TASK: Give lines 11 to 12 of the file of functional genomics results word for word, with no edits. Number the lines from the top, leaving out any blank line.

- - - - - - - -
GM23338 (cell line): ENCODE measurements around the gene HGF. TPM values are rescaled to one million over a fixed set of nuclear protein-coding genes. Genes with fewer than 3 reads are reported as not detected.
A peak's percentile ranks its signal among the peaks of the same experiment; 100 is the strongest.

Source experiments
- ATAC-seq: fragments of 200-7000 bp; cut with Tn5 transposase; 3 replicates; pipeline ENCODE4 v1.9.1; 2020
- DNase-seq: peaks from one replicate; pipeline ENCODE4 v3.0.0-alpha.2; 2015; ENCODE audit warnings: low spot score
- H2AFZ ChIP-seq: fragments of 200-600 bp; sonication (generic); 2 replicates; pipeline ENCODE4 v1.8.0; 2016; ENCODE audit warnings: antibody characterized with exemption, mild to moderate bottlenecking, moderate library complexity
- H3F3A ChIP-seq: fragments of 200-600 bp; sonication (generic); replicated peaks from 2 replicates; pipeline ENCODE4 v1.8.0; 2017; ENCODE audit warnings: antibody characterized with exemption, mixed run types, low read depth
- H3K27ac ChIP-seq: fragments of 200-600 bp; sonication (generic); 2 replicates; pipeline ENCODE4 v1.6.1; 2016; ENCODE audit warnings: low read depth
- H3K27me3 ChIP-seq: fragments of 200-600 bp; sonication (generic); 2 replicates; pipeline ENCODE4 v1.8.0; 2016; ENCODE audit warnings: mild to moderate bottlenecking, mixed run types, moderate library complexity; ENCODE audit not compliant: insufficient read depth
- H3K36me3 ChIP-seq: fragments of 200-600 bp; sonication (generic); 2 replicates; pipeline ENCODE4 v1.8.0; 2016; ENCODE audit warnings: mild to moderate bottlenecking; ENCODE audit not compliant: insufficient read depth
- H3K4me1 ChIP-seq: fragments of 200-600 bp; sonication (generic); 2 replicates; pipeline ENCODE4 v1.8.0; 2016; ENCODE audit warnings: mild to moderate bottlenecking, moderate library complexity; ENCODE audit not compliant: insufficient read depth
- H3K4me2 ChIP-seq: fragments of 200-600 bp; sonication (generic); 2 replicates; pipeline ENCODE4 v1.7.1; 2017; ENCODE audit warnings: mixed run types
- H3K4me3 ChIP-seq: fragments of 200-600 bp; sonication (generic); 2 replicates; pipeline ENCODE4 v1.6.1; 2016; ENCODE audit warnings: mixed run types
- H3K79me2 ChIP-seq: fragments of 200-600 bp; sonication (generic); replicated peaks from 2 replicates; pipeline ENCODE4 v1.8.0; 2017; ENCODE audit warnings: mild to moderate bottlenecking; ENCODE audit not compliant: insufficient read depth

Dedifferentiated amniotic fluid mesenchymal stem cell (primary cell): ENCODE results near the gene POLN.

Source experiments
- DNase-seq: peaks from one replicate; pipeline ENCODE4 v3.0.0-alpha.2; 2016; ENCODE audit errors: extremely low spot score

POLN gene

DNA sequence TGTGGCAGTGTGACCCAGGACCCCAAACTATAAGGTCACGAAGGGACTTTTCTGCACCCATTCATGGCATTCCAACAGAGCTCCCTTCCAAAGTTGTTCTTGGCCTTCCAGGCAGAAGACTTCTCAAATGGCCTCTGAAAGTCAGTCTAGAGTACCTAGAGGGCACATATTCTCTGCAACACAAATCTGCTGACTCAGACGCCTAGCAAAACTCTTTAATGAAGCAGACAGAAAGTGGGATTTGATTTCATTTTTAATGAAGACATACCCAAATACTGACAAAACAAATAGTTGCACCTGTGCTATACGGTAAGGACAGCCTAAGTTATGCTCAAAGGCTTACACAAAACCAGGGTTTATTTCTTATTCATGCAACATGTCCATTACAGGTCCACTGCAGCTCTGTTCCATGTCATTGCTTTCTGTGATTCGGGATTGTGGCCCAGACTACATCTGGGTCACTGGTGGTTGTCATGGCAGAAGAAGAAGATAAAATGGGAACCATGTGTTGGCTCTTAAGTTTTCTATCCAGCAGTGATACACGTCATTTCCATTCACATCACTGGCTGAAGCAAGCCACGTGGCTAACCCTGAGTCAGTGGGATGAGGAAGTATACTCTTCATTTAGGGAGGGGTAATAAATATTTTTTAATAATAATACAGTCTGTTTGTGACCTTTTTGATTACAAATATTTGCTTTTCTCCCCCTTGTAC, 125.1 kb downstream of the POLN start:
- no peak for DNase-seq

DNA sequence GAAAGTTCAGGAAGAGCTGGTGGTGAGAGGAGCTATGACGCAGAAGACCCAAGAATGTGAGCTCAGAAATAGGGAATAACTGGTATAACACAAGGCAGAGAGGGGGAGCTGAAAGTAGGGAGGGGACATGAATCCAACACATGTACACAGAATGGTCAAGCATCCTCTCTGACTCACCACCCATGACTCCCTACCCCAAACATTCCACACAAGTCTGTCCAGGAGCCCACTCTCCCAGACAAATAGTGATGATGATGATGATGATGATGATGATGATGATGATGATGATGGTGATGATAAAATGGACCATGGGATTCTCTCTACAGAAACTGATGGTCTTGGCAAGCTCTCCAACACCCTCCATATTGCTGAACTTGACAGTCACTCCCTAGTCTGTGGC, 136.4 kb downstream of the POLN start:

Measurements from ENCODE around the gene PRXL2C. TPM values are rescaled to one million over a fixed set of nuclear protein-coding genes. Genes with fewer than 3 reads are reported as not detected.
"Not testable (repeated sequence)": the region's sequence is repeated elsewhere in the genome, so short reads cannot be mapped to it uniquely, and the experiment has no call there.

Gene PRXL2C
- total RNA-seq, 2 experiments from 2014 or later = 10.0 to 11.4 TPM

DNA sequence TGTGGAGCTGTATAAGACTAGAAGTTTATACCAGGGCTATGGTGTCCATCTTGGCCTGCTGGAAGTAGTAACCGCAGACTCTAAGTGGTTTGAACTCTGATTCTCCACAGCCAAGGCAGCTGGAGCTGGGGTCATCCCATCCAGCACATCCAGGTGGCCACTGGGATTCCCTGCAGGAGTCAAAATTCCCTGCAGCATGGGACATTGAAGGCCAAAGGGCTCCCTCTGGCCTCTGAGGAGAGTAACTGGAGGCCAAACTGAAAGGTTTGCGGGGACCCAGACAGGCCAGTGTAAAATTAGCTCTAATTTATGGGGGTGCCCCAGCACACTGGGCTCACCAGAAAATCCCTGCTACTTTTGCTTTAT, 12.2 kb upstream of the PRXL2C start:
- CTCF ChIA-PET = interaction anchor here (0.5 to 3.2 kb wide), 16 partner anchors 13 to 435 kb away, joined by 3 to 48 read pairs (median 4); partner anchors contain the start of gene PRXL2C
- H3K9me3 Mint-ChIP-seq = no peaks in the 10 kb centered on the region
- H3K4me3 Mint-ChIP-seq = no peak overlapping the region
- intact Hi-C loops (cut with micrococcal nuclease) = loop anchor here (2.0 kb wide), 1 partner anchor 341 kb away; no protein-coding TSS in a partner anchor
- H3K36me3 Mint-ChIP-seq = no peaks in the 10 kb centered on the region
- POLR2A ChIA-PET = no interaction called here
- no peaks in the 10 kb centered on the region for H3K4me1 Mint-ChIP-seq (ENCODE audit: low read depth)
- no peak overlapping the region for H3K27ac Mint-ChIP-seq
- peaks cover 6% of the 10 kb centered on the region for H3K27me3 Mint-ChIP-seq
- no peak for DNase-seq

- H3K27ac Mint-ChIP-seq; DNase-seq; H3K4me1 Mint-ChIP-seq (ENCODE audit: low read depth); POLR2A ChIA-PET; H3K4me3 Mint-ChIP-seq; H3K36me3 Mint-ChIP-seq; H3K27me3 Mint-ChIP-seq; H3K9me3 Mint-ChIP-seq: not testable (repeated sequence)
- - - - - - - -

- H3K4me1 ChIP-seq: fragments of 200-600 bp; sonication (generic); 2 replicates; pipeline ENCODE4 v1.8.0; 2016; ENCODE audit warnings: mild to moderate bottlenecking, moderate library complexity; ENCODE audit not compliant: insufficient read depth
- H3K4me2 ChIP-seq: fragments of 200-600 bp; sonication (generic); 2 replicates; pipeline ENCODE4 v1.7.1; 2017; ENCODE audit warnings: mixed run types